According to Muraya, there needs to be more parity in the consideration of how to build a product or a service and to develop a brand.

She further notes: “We have been leaving out half the market in the development of products and services.”

Muraya says brands that do not meet the cut for the top 100 most loved brands by women are, missing out on reputational equity.

“They are missing out on awareness, recognition and visibility. They are missing out on an awareness of driving or accelerating better operational and business performance.”

For Muraya, brands need to be loved holistically by men and women. However, a majority of household budgets are driven by women.

Data on brands loved by women

Muraya notes that money is increasingly scarce and demands are many.

“You must be intelligent about how you employ your resources as a business. You can’t use whims and psych, you want evidence, so as to stretch your shareholder dollar and succeed in giving the best return to your shareholder.”

“You must use data. Time is such a high capital resource; you don’t have time to make a mistake. You want data to help you mitigate risks. It helps you to recruit right, data helps you to communicate right, distribute right and reinvest right.”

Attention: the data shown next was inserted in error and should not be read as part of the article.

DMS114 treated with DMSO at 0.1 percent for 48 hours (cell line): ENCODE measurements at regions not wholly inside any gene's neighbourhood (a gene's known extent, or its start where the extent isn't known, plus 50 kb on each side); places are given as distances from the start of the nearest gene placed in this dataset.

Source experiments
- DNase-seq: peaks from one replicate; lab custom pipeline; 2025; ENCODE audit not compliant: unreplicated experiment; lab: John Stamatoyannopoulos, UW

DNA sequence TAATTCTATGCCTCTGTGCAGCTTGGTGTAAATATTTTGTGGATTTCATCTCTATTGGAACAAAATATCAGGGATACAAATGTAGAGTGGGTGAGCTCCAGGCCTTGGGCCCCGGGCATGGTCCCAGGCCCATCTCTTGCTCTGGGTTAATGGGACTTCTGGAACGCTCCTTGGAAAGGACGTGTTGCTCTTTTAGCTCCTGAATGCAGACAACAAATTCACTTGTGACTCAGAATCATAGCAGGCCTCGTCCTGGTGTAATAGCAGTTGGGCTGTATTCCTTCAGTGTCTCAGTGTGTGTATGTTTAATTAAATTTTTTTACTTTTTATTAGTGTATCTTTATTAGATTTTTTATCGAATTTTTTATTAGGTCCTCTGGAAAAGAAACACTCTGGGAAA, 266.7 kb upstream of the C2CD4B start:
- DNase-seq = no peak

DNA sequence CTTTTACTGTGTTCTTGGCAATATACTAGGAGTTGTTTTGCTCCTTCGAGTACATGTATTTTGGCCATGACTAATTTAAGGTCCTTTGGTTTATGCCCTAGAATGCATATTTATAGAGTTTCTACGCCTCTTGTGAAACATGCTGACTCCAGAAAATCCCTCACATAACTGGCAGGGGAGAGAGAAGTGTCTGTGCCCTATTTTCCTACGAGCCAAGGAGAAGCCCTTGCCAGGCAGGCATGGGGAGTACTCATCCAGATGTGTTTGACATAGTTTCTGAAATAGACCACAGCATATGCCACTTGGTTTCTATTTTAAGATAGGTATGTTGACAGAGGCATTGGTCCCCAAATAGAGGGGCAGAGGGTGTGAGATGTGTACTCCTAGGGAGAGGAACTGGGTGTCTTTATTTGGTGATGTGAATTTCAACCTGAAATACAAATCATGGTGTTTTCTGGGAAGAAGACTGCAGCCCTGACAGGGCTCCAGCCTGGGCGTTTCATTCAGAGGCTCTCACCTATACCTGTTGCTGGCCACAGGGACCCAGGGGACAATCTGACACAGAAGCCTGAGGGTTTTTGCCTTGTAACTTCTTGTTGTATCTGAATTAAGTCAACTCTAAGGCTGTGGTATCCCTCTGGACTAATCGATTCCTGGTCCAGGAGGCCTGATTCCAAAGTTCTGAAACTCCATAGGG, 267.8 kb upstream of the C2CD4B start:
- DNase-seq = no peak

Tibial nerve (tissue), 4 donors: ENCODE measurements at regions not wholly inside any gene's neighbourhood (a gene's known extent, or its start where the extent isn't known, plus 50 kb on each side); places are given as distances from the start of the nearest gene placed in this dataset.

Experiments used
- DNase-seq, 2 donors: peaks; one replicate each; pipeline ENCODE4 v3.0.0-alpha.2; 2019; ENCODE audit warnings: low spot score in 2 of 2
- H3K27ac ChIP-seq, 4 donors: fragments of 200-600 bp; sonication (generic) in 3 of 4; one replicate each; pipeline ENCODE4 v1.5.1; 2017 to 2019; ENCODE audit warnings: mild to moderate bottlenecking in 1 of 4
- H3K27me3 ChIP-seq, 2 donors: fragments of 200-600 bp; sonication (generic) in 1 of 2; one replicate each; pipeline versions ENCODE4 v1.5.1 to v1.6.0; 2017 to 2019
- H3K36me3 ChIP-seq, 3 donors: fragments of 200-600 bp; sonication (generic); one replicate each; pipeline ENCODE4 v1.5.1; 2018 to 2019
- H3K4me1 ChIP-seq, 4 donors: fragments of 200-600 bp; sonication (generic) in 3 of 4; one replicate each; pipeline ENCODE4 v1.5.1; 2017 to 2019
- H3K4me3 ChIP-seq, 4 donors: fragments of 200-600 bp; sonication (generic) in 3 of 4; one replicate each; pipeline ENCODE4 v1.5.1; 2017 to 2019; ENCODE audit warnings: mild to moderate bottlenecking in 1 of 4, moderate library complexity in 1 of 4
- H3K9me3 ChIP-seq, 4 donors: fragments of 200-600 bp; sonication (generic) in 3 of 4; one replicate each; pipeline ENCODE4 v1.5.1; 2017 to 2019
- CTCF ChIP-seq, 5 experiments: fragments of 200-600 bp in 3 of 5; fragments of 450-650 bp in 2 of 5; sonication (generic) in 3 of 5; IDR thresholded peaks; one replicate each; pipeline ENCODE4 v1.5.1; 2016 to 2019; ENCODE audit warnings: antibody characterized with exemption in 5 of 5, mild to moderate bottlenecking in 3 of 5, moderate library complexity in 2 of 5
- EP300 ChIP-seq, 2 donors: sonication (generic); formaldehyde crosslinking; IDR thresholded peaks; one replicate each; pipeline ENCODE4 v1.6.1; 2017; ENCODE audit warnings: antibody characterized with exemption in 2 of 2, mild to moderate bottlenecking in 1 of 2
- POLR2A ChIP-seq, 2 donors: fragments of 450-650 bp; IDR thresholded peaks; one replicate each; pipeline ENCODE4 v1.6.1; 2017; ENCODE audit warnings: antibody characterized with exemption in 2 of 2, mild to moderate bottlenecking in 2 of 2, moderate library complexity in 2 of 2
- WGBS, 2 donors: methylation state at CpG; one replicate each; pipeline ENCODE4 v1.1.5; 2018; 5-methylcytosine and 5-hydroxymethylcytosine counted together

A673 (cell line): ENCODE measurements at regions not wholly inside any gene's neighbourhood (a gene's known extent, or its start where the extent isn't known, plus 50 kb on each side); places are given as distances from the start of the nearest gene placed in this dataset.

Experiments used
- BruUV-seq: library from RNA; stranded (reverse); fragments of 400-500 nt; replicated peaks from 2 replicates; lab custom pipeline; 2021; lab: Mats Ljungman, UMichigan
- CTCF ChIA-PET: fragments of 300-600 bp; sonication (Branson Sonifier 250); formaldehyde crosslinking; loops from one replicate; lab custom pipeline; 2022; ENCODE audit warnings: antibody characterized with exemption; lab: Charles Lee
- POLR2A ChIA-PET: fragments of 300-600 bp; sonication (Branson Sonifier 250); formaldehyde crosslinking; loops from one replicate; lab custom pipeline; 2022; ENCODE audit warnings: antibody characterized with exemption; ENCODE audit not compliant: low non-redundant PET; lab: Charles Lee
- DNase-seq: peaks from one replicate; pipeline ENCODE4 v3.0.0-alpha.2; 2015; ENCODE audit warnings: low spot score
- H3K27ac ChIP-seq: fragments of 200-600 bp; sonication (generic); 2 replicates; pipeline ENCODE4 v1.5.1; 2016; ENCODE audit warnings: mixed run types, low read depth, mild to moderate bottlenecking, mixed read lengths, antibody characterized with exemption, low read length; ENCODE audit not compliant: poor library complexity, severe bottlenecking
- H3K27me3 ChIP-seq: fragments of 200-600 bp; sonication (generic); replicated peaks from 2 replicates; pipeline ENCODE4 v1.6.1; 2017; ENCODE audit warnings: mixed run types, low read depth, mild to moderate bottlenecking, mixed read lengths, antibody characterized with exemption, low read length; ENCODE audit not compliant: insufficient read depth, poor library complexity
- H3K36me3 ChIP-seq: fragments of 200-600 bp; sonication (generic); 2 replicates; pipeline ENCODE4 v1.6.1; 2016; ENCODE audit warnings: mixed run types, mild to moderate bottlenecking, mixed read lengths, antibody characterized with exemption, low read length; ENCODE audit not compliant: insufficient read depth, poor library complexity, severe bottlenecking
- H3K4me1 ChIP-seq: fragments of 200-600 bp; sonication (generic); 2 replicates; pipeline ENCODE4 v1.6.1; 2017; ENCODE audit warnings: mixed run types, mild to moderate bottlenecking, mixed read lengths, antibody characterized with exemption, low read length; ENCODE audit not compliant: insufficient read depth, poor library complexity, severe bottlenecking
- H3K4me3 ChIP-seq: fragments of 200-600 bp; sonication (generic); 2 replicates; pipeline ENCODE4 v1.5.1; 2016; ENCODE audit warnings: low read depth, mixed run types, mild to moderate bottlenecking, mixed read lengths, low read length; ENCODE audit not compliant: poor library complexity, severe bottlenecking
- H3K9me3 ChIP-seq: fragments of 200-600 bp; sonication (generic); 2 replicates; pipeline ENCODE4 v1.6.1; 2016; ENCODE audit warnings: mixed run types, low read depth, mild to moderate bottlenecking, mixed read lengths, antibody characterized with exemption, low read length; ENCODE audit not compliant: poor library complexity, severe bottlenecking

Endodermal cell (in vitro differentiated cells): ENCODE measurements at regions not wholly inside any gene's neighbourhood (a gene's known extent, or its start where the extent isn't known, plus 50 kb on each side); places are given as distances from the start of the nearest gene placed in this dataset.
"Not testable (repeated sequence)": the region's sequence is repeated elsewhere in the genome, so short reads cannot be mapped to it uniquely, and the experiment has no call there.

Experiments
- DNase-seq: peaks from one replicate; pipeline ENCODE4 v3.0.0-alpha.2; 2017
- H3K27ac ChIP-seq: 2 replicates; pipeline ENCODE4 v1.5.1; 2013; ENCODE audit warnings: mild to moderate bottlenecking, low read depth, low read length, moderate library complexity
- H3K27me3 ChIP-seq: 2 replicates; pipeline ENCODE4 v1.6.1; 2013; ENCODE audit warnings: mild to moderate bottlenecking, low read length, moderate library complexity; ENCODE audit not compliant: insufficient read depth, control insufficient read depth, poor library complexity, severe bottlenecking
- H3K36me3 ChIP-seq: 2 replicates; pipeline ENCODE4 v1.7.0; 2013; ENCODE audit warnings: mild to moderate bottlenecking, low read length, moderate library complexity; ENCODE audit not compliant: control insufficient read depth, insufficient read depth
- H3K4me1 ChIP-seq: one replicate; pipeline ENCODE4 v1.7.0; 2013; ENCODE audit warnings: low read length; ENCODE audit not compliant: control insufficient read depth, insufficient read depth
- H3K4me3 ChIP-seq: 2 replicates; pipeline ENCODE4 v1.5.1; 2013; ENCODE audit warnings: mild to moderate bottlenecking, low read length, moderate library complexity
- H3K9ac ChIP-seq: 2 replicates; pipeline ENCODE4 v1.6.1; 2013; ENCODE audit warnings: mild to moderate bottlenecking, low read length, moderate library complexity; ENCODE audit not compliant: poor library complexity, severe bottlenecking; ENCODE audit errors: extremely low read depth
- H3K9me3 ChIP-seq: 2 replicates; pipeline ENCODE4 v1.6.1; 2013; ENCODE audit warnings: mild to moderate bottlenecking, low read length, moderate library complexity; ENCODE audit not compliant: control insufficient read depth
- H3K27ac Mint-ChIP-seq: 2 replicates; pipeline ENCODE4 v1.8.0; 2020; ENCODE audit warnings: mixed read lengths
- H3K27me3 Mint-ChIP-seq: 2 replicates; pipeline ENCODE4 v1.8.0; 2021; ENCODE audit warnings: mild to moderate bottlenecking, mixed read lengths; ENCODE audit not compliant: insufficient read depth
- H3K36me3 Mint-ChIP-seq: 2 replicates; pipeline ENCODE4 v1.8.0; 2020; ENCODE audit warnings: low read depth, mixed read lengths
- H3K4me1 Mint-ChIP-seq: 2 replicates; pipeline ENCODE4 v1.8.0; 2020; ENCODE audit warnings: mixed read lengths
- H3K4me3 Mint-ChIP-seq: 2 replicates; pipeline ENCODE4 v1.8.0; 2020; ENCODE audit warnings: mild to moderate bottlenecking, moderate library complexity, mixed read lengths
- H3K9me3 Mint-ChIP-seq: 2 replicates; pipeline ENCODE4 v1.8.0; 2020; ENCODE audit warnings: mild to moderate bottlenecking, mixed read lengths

She adds: “The world has understood that data is the new economic currency. You must use data, every idea must be backed by data.” 

On why it’s important to understand consumers in the economy, she sheds useful insights.

“Consumers are who keep us in business and give us employees. They buy our stock and they are invaluable,” she says.

According to Muraya, women-led businesses do not necessarily have an edge over men-led businesses when it comes to attracting female consumers if no data is employed.

“If women-owned businesses are not using data then they are failing. Men and women leadership are often different, nonetheless, you must inject data in decision making.”

From the 2023 data published by BSD’s Top 100 Most Loved Brands by women, from a sample of about 13 million women in Kenya, 44 per cent of these are mothers. Further, one out of two of the mothers is single.

What is proper branding?

Muraya says to properly brand, one must differentiate their brand.

Muraya says that when you differentiate then you have a unique proposition that is associated with your brand.

“However, you don’t just differentiate, you differentiate and make people aware of your brand. You can have a differentiated brand but you are not creating awareness,” she explains.

Further, according to Muraya, branding is important because it delivers on familiarity.

“Don’t just differentiate and build awareness, you must do it consistently. So that You are consistent about differentiating and building awareness,” she says.

“Consistency delivers trust, trust drives conversation, a consumer should trust you enough to buy you. You don’t stop there, you reinvent, and innovate to push value,” Muraya says.


In her many years of experience, Muraya acknowledges that there are instances she went ahead of herself.

“I created disruptive ideas that the market wasn’t ready for.”

She notes that there will be challenges along the way, but one should rise above them.